Sad News for Scalloped Hammerhead Sharks, But There is Hope!

It’s not really the kind of “first” you want to be: The peculiar-looking but oddly beautiful scalloped hammerhead shark has just become the first shark species to be added to the US Endangered Species List.

Sphyrna lewini, as they’re known, are coastal to semi-oceanic sharks with a number of extremely vulnerable subpopulations. The move to classify them as endangered is in response to lobbying from several animal welfare groups who hoped to secure additional protections for these amazing creatures before it’s too late.

You see, the sharks are caught on a double-edged sword because of their habits; they tend to school closely together in large groups, which may be a useful adaptation for them, but it doesn’t work out so well in areas with active fisheries. Scalloped hammerheads of all ages and sizes are a common bycatch, which poses a serious risk to maintaining healthy populations because it’s difficult for the majestic animals to reproduce at replacement rate when their ranks are continually being thinned. Furthermore, and like other shark species, scalloped hammerheads are also targeted for their fins, which are considered a delicacy in China.

In response to growing concerns about the dwindling populations of scalloped hammerheads in the Eastern Atlantic and Eastern Pacific oceans, groups including Friends of Animals and WildEarth Guardians filed petitions with the National Marine Fisheries Service. Costa Rica and Ecuador also applied pressure to increase protections for these sharks before it’s too late. After considering the case and looking at the numbers, the agency agreed that the sharks were in need of stronger legal protections, and it took the important step of listing them as endangered, joining the International Union for the Conservation of Nature in its assessment of the threats facing scalloped hammerheads.

The US Endangered Species Act is the toughest piece of wildlife protection legislation in the world — like some of the very animals it aims to protect, it has serious teeth. Listing these sharks doesn’t just send a clear message that the US is concerned about their populations. It also entitles them to more legal protections, including: restrictions on the sale, trade, or ownership of scalloped hammerheads and products derived from them; closer monitoring of fisheries; harsher penalties for bycatch injuries; and more.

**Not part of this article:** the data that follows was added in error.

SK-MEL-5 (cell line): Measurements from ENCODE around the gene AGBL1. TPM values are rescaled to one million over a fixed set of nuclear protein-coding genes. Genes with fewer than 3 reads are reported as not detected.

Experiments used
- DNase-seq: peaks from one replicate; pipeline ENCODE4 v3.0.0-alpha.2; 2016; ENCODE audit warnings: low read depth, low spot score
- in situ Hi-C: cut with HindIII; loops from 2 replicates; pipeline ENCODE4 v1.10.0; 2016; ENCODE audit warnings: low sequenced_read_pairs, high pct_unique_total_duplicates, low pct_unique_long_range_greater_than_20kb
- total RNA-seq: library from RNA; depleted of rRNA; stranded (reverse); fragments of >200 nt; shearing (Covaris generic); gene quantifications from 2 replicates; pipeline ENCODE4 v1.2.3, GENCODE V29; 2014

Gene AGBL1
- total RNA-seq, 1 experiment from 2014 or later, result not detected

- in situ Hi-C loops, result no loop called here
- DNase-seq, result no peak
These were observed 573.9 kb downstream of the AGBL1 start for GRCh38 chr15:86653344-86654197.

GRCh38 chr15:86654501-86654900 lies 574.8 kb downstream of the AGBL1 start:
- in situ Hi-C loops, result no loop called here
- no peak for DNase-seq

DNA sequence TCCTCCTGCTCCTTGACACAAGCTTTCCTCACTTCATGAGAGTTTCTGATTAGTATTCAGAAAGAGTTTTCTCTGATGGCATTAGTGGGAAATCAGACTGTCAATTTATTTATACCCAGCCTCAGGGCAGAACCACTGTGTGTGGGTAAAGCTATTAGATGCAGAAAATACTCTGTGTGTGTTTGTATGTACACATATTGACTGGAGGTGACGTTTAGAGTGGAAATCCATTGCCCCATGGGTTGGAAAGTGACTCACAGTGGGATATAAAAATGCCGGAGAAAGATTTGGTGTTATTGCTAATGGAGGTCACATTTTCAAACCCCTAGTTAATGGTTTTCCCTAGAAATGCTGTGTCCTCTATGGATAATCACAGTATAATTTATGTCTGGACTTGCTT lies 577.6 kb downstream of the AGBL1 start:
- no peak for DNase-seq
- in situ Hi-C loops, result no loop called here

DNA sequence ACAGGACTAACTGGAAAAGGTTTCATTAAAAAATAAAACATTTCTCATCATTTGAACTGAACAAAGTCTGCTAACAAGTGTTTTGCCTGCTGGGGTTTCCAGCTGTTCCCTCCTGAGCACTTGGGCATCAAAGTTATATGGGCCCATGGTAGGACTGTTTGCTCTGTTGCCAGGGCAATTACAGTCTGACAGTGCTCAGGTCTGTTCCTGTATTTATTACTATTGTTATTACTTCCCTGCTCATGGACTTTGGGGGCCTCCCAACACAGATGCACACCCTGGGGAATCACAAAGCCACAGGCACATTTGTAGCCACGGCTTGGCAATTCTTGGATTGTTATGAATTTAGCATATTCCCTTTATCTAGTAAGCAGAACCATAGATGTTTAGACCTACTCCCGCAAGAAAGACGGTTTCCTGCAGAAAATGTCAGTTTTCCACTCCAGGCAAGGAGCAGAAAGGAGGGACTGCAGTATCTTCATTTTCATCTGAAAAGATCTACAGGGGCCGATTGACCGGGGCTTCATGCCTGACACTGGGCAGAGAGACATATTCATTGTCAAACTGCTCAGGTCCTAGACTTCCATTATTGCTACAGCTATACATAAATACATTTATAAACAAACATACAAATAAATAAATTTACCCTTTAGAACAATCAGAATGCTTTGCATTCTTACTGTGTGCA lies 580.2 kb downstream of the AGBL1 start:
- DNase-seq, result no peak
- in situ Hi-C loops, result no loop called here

Shark advocates are pleased by this victory, which will make it easier to protect scalloped hammerheads, but they’re also concerned.

Hammerheads in general are a very fragile shark species (“fragile” and “shark” aren’t words you expected to encounter in the same sentence, were they?) and some fear that relatives of the scalloped hammerheads are also rapidly on the way to endangered status themselves, or possible extinction. Advocates also stress that while the endangered classification in the US provides legal protections here and on goods trafficked through the US (a nation which has been aggressively cracking down on trafficking in endangered species), global action is necessary to protect all sharks, including the scalloped hammerhead.

Sadly, without an international commitment to conservation, these mysterious, beautiful, almost unearthly creatures could vanish forever.

Photo credit: Sham Edmond.


Christine Jones
Christine J3 years ago

The most effective way to improve shark survival is to convince the Chinese that shark fins are tasteless, over-priced and old-fashioned. The cruelty angle doesn't seem to be carrying much weight unfortunately.

Jennifer H.
Jennifer H4 years ago

Thanks for the information, Yet again humans are wrecking ocean-life.

Mark Donners
Mark Donner4 years ago

Millions of human babies looking innocent in their cribs grow up to be corporate psychopaths, a government crook, animal torturers, greedy environment destroyers. How do you detect these kind of human monsters before its too late and quarantine them?

Catrin K.
Catrin S4 years ago

Thanks for sharing , the shark fishing has got to stop .

Arlene C.
Arlene C4 years ago

merci s.e. smith

Anna Wang
Anna Meng Wang4 years ago

Thanks for sharing. It's sad.

ERIKA S4 years ago

very sad

Anne Grice
Anne Grice4 years ago

The developed countries need to be setting better examples when it comes to hunting and killing all animals including our Marine life. Only then will the other countries learn and hopefully change and implement local legislations to enforce restrictions on hunting and killing of all animals. Leaders need to step up and show more concerns for our fragile eco system and start being serious about protecting every species because we are on a downward slope to loosing to many species hunted relentlessly!

Maria Teresa Schollhorn

Thanks for the article.

Magdalena J.
Past Member 4 years ago

Thank you for sharing!